Data collection and components

Costs were estimated from the societal and household perspectives. Three components of cost and resource utilization data were collected for the study:

(1) Health care utilization and cost data from facility-level billing data.

(2) A day-of-visit parent questionnaire to assess household-level costs incurred prior to arriving at the facility. For outpatient participants, any costs due to seeking care incurred on the day of the visit were also collected.

(3) A post-discharge parent questionnaire to identify additional costs incurred by the household for the same illness 1 week after discharge from the facility.

The billing data were used to identify resource utilization as well as direct medical and overhead costs associated with care received in the facility. Data parameters collected include types of services received during the visit (ICU bed, inpatient bed, outpatient services), consultation fees, medications, laboratory tests, imaging (chest X-ray, echocardiogram, ultrasound), and other procedures (chest physiotherapy, intubations, oxygen delivery). The proportion of costs covered by the household and national health insurance system (NHIS) was also reflected on facility-level billing data. Consumption of health care was the direct medical cost that covered the total costs of disease episode.

Hence, we reported:

  • The total costs per case from the societal perspective including direct medical costs (from both billing and questionnaire data), non-medical costs, and indirect costs incurred prior to admission, during the visit and after discharge.

  • The household-level costs included patient-level out-of-pocket, non-medical costs (e.g., transportation to/from facility, meals, accommodations, and caregiver), and indirect costs (e.g., opportunity costs of lost income and lost leisure time) during the disease course. These costs were obtained through standardized questionnaires conducted with parents (pre- and post-discharge), as described above.

We also collected data on total costs, stratified by time of spending, using a specific questionnaire for each spending period. Pre-hospital costs include direct medical costs, non-medical costs, and indirect costs estimated from household surveys for any health care services sought before the day of outpatient visit or inpatient/ICU admission. Costs incurred during the hospital stay include direct medical costs from billing data plus non-medical and medical out-of-pocket spending (beyond the hospital charge) for the day of outpatient visit or the episode of inpatient stay, as well as indirect costs incurred during the disease episode. Similarly, follow-up visit costs include direct medical costs from billing data for follow-up visits at the hospital, as well as out-of-pocket spending and indirect costs for any care sought after the day of outpatient visit or discharge until completing a follow-up visit.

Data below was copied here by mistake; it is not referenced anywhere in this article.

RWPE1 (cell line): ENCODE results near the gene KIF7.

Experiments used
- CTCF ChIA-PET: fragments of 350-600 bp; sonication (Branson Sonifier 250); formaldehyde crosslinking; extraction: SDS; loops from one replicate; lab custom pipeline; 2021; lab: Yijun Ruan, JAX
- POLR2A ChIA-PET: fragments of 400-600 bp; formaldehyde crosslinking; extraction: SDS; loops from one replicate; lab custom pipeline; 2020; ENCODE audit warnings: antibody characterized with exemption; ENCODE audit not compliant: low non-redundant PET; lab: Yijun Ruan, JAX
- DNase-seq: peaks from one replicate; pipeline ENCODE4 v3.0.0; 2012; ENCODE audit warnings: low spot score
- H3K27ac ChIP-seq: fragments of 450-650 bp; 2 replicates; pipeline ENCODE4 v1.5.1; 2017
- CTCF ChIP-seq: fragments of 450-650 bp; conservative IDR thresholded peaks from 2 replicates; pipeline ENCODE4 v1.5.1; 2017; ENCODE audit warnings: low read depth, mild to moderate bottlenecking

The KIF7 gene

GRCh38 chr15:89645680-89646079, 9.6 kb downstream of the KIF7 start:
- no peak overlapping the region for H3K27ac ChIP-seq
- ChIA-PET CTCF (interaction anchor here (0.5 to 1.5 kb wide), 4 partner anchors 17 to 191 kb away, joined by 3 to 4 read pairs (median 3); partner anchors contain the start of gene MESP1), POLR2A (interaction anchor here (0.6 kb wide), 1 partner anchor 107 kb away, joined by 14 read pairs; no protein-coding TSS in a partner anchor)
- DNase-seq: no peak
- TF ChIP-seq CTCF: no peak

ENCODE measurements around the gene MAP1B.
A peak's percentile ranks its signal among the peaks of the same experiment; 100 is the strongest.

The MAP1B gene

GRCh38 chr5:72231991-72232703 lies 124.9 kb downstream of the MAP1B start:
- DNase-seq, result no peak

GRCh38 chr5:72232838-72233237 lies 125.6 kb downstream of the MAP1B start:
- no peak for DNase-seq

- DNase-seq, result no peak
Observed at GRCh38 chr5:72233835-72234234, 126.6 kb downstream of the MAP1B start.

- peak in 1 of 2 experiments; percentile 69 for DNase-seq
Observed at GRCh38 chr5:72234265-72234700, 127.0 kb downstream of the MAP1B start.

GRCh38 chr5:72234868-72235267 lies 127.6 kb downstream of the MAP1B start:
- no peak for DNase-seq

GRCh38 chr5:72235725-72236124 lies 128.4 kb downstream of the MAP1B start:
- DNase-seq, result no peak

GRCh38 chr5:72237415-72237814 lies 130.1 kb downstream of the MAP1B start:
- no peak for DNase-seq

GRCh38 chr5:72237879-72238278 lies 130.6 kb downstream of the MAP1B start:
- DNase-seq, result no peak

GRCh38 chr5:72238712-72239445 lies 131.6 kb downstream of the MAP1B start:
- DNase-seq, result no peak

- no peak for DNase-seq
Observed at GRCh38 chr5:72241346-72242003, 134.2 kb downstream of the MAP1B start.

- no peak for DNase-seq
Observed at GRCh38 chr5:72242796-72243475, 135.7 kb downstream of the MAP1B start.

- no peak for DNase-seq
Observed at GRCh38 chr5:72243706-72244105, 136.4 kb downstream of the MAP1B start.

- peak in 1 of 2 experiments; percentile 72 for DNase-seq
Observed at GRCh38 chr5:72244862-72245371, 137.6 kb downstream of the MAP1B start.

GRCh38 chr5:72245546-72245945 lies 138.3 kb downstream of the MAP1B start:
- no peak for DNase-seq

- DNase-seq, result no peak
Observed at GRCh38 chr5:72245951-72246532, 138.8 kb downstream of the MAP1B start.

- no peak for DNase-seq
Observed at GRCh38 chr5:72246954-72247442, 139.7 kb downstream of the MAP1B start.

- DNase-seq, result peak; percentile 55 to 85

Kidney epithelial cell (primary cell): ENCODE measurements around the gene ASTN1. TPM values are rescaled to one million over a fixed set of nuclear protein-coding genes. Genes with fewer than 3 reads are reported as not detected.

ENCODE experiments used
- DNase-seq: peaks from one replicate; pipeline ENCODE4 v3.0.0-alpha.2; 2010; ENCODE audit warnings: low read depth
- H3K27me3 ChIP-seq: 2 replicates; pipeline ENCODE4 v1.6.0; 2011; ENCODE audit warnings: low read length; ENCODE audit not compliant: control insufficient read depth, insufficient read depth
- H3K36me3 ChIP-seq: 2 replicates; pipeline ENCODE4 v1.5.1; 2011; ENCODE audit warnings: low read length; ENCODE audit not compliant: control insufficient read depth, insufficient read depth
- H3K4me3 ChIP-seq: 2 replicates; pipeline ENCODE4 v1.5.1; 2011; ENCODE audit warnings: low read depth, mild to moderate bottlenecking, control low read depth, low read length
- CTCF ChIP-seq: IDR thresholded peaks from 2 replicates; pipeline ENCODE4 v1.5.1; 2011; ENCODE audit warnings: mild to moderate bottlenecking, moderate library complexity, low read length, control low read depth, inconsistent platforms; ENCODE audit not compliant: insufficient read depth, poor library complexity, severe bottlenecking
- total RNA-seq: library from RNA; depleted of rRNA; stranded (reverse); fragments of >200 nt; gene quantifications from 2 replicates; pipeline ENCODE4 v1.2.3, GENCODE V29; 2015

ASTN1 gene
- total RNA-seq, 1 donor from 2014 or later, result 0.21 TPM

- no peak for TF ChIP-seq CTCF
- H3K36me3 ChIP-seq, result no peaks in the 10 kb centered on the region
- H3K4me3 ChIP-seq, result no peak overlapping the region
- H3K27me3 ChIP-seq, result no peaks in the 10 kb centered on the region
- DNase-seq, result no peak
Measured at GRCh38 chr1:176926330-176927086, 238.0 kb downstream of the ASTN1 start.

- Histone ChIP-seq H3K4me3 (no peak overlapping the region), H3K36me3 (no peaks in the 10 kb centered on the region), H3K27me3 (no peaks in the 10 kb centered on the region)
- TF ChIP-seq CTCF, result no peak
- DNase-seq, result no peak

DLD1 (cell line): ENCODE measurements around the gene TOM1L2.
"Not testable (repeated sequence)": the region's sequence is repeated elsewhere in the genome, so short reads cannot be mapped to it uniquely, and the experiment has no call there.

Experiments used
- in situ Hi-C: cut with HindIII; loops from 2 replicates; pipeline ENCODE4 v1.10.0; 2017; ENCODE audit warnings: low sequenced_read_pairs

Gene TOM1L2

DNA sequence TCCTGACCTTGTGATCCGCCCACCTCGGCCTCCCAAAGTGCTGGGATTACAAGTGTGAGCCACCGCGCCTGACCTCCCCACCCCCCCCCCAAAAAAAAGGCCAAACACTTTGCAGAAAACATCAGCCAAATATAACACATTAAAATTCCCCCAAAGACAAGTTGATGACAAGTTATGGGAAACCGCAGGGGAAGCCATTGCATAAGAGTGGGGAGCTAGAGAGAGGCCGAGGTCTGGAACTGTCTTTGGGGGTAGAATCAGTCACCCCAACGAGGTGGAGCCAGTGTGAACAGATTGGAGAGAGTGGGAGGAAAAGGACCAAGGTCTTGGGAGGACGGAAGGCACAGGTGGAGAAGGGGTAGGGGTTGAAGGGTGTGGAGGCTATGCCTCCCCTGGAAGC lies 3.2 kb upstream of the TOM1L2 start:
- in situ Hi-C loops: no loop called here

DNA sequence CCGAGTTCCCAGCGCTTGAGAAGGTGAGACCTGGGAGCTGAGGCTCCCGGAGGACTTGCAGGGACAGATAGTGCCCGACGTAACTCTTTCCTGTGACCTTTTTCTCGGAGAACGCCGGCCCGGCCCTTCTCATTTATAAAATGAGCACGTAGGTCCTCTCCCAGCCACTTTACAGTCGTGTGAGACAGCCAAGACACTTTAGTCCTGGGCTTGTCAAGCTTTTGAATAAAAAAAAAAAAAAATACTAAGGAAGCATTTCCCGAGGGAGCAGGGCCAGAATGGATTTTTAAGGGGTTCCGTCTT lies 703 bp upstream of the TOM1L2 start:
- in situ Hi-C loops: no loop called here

The NHIS covers a certain proportion of the direct medical cost, depending on the type of medicines and procedures received during the hospitalization or the visit. The NHIS coverage amount was reflected on the billing data collected for the study. The remaining cost was from the out-of-pocket expenditures by the patient’s family (e.g., the household-level cost).

Demographic characteristics of children and their families were also collected through questionnaires for both outpatients and inpatients.

Figure 1 represents the clinical flow process and data components collected from outpatients and inpatients.

Fig. 1
figure 1

Clinical flow process and the data components collected from outpatients and inpatients. A Flowchart of outpatient study components and data elements to be collected. B Flowchart of inpatient study components and data elements to be collected

Data analysis

Costs were estimated by the following categories: cost per episode, cost by component (i.e., direct medical costs, direct non-medical costs, indirect costs, and relevant subcategories), and cost by RSV status and severity (outpatient, respiratory department, ICU).

In calculating indirect costs, opportunity costs of lost income due to missed work were based on the average salary reported by participants in the study, and opportunity costs of lost leisure time were based on the minimum Vietnamese income based on government data, for the study period [18]. Continuous variables were presented as the median, with interquartile ranges (IQRs) of 25 to 75 percent. Categorical variables were presented as numbers and percentages. We used the July 2022 exchange rate of 1 US dollar for 23,195 Vietnam Dong (VND) to convert VND costs to US dollars [19].

We also evaluated sensitivity, specificity, and positive and negative predictive value of the RSV antigen rapid test (compared to the validated real-time RT-PCR) and calculated 95 percent CIs. Statistical comparisons between the RSV antigen rapid test and the validated real-time RT-PCR were performed using McNemar’s test [20].

All statistical analysis was implemented using Stata version 16.0 (StataCorp LP). All statistical tests were conducted at the two-tailed 5 percent significance level.

Source link